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MG MGA - Fire Hazard

fuel pumpwing is from the MGA Register Newsletter now being circulated by Stuart Mumby. It's something for us all to take note. How many of you carry a fire extinguisher in a ready accessible position? I keep mine on the driver's cockpit wall.

"Robin Howard, owner of MJB 191, the former Works rally car, contacted me with some bad
news. When he was coming back from MGLive in June the car suffered a bad fire. The
result is that it needs a major rebuild and it is intended that this will be undertaken by Bob
West early in 2015. Robin hopes to get the car back by early 2016 so it is ready to compete
with a number of the other ex-works MGA in the recently resurrected Rallye des Alpes. MJB
191 was driven by John Gott in the event in 1956 and David Mylchreest did it with the four
other ex-works cars in 2006. Robin says that with the help of his insurer

Steve Gyles

Steve, doesn't petrol require a flame or a spark to ignite it? I have often spilt petrol onto a hot exhaust manifold and nothing happens, but I had a motorcycle carb flood over its magneto, and as soon as I turned the kick-start, the magneto burst into flames. I would imagine that the pipe split, the leaking petrol was vaporized by the exhaust, filling the engine compartment with inflammable gas which was then ignited by the distributor or a leaking HT lead.
How do you identify susceptible rubber pipes? I have stainless-steel braided pipes which I probably fitted 6 or 7 years ago. I can't remember where I got them from or whether they were said to be resistant. I have done about 15,000 miles with them but not noticed any black pieces when I last cleaned the 'thimble' filters on the carbs, but I think I will take a look at them soon.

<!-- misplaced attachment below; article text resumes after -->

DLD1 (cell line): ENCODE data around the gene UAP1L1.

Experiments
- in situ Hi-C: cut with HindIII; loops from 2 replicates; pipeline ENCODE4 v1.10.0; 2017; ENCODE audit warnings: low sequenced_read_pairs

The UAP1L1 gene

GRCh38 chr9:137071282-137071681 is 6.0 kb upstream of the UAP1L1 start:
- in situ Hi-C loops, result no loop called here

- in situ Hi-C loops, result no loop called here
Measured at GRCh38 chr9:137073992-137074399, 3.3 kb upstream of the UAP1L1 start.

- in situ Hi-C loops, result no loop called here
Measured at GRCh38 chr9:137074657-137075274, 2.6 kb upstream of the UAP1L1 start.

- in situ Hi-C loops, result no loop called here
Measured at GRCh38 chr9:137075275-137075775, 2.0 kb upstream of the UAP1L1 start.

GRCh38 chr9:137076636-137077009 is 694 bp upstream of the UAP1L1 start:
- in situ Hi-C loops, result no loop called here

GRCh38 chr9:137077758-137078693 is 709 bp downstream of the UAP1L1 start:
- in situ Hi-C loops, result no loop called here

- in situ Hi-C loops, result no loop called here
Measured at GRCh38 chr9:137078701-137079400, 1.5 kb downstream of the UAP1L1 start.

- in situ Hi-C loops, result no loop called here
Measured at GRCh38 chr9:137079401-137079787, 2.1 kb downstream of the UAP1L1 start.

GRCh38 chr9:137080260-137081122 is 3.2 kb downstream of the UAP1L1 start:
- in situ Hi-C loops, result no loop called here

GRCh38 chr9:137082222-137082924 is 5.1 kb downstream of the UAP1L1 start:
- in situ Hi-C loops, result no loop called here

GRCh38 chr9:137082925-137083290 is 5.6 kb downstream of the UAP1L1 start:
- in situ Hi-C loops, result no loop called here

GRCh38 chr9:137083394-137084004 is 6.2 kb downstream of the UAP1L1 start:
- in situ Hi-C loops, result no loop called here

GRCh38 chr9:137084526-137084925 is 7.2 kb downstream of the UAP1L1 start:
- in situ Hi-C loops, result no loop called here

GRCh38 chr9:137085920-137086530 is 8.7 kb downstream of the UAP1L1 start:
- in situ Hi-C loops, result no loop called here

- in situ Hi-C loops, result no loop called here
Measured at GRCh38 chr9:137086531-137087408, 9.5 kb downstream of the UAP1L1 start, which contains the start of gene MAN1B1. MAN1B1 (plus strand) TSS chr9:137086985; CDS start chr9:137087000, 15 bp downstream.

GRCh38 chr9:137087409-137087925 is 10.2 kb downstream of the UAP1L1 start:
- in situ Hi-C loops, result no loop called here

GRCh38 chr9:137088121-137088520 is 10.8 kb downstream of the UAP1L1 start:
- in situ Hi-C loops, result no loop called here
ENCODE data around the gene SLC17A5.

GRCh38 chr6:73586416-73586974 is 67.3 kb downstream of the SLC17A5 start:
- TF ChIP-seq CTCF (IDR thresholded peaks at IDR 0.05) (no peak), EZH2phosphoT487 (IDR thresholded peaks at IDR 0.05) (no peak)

That's a very business-like fire extinguisher you have there ( I guess if you are going to have one, it needs to do the whole job, rather than give up half way through!), have you any recommendations for types and suppliers?
Lindsay Sampford

Lindsay. I am just the messenger! Like you I have spilt fuel on the exhaust without an issue (sunk float - overflow). Neither have I noticed any deterioration in any part - yet. As a point of interest, I always use super unleaded. Does this have the same ethanol content?

Steve
Steve Gyles

I think super unleaded is supposed to have less ethanol. I'm a skinflint and use the ordinary!
Lindsay Sampford

Steve,

Unless its a foam or dry powder extinguisher I suspect it would struggle to extinguish a petrol based fire.

As an aside, I was offered the chance to purchase MJB 191 in the late 70's, the car was residing in a welders yard in Luton being broken for spare parts.

When I looked at the car it was a little different to others, in particular the boot floor had been modified to take an extra large fuel tank.

I removed a few parts from (adjustable shock absorbers and bonnet) and was tempted to purchase the complete car as the number plate matched my initials.